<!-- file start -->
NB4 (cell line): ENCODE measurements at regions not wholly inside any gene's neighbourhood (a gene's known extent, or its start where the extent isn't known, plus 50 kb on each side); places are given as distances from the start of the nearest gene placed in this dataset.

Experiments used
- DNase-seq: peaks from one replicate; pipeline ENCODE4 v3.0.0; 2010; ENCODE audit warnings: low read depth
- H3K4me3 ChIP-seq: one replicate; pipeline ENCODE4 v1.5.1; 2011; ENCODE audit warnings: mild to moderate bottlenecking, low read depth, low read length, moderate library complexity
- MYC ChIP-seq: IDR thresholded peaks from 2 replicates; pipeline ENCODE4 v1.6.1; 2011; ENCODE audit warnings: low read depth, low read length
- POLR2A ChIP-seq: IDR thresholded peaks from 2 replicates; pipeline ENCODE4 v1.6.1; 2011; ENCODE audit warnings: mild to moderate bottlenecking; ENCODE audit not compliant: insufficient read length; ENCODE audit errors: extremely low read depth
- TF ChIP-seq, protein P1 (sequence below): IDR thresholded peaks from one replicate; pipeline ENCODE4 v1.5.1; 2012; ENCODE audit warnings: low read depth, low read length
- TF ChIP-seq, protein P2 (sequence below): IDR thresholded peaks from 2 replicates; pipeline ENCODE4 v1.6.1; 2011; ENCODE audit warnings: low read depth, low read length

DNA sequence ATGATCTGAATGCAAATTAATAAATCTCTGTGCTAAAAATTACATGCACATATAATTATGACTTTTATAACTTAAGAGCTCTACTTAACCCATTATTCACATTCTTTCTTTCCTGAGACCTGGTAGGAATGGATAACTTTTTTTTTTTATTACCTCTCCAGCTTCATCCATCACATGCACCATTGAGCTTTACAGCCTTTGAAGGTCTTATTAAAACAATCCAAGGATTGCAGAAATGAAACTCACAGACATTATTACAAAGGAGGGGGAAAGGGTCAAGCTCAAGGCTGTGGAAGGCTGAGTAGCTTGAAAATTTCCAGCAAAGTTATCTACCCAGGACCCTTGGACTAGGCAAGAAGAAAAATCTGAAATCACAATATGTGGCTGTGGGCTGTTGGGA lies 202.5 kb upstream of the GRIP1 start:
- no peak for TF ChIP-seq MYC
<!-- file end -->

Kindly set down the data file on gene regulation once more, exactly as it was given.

NB4 (cell line): ENCODE measurements at regions not wholly inside any gene's neighbourhood (a gene's known extent, or its start where the extent isn't known, plus 50 kb on each side); places are given as distances from the start of the nearest gene placed in this dataset.

Experiments used
- DNase-seq: peaks from one replicate; pipeline ENCODE4 v3.0.0; 2010; ENCODE audit warnings: low read depth
- H3K4me3 ChIP-seq: one replicate; pipeline ENCODE4 v1.5.1; 2011; ENCODE audit warnings: mild to moderate bottlenecking, low read depth, low read length, moderate library complexity
- MYC ChIP-seq: IDR thresholded peaks from 2 replicates; pipeline ENCODE4 v1.6.1; 2011; ENCODE audit warnings: low read depth, low read length
- POLR2A ChIP-seq: IDR thresholded peaks from 2 replicates; pipeline ENCODE4 v1.6.1; 2011; ENCODE audit warnings: mild to moderate bottlenecking; ENCODE audit not compliant: insufficient read length; ENCODE audit errors: extremely low read depth
- TF ChIP-seq, protein P1 (sequence below): IDR thresholded peaks from one replicate; pipeline ENCODE4 v1.5.1; 2012; ENCODE audit warnings: low read depth, low read length
- TF ChIP-seq, protein P2 (sequence below): IDR thresholded peaks from 2 replicates; pipeline ENCODE4 v1.6.1; 2011; ENCODE audit warnings: low read depth, low read length

DNA sequence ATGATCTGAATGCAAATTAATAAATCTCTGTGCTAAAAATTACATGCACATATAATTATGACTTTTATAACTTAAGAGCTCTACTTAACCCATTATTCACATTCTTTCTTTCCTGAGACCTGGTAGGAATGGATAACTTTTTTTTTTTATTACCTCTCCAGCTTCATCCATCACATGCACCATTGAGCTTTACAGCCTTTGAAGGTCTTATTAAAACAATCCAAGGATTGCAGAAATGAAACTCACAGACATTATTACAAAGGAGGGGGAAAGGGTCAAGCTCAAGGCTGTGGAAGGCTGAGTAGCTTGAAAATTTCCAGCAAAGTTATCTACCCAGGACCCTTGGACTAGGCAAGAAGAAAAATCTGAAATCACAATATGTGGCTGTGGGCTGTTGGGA lies 202.5 kb upstream of the GRIP1 start:
- no peak for TF ChIP-seq MYC